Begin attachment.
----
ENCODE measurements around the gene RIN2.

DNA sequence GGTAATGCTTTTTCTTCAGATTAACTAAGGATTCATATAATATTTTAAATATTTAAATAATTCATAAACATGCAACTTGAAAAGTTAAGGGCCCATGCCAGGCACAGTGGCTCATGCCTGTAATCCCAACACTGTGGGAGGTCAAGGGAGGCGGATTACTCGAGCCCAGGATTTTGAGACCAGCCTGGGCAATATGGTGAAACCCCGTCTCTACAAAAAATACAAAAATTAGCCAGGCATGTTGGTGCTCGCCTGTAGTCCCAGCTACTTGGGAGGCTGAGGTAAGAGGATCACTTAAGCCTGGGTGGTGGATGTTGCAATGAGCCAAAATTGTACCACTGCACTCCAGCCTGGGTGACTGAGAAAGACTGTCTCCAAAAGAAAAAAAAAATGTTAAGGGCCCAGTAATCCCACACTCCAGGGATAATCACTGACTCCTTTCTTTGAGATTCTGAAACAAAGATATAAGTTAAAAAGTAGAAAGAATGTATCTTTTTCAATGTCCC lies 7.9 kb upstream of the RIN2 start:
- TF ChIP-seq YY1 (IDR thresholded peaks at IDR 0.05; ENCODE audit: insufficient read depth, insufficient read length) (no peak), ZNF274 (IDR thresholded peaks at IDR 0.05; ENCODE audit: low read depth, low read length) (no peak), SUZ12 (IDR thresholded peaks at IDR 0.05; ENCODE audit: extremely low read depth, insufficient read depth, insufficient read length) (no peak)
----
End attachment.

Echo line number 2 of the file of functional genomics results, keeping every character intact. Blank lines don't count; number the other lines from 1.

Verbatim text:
DNA sequence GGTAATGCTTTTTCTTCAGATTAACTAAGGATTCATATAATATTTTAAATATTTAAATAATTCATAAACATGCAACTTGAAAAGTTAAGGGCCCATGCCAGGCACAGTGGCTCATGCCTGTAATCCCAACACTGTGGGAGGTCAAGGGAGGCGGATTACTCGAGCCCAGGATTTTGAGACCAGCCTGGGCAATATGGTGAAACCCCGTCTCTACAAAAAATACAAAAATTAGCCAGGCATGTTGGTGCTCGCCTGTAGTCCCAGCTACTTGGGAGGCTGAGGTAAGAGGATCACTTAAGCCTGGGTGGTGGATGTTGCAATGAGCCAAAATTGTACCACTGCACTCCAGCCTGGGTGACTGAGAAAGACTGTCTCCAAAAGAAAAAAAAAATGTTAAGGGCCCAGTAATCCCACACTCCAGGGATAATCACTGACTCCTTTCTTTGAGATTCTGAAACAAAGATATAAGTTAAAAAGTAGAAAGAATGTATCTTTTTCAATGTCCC lies 7.9 kb upstream of the RIN2 start: